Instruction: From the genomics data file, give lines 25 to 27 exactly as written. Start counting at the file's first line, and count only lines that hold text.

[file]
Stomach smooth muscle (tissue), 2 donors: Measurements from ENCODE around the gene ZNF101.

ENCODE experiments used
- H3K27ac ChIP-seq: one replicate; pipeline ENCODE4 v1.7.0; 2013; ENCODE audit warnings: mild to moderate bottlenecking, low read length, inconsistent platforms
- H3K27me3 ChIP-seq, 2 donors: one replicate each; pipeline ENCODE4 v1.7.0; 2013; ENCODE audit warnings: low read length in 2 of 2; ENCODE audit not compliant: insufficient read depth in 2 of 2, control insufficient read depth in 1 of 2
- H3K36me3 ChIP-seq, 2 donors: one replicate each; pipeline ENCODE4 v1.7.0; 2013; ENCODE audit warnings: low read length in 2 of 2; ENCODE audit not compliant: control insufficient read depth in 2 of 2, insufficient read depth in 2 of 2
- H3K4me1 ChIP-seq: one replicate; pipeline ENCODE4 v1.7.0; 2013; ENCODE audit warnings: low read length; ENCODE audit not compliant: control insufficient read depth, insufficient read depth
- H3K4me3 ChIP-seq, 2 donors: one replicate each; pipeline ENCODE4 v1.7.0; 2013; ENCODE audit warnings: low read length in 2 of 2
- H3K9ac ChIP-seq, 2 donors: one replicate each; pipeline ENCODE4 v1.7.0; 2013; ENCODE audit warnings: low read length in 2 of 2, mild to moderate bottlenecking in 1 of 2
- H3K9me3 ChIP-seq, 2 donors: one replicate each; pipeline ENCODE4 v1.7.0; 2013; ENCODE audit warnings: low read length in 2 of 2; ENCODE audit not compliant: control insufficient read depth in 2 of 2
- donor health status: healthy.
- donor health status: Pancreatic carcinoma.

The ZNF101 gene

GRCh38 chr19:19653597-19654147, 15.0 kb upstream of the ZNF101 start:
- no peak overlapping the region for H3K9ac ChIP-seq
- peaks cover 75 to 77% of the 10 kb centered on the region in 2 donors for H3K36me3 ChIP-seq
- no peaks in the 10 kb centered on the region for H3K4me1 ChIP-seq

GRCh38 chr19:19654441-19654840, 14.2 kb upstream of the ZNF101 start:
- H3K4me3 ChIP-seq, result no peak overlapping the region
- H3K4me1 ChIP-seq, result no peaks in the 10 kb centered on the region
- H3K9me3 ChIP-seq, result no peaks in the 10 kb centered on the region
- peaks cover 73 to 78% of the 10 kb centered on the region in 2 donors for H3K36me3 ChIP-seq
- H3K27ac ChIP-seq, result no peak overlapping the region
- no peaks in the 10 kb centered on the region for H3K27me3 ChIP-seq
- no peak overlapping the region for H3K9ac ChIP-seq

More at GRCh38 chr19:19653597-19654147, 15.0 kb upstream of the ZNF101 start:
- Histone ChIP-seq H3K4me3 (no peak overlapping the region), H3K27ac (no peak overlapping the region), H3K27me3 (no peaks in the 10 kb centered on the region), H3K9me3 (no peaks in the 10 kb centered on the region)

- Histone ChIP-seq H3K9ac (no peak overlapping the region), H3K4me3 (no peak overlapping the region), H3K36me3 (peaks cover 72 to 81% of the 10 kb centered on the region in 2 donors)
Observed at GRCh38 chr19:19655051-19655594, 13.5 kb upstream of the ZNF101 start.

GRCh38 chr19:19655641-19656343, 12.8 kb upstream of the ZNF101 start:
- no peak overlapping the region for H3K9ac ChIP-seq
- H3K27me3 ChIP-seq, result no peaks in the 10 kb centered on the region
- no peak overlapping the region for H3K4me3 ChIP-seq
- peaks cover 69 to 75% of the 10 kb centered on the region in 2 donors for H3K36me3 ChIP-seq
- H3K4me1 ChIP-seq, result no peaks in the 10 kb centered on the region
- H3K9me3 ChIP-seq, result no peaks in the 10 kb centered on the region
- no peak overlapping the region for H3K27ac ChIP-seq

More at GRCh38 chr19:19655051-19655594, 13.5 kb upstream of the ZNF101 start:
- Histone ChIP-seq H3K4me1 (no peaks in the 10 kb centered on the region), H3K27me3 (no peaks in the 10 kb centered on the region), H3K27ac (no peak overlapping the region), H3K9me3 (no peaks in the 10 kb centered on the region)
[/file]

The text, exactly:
More at GRCh38 chr19:19653597-19654147, 15.0 kb upstream of the ZNF101 start:
- Histone ChIP-seq H3K4me3 (no peak overlapping the region), H3K27ac (no peak overlapping the region), H3K27me3 (no peaks in the 10 kb centered on the region), H3K9me3 (no peaks in the 10 kb centered on the region)

- Histone ChIP-seq H3K9ac (no peak overlapping the region), H3K4me3 (no peak overlapping the region), H3K36me3 (peaks cover 72 to 81% of the 10 kb centered on the region in 2 donors)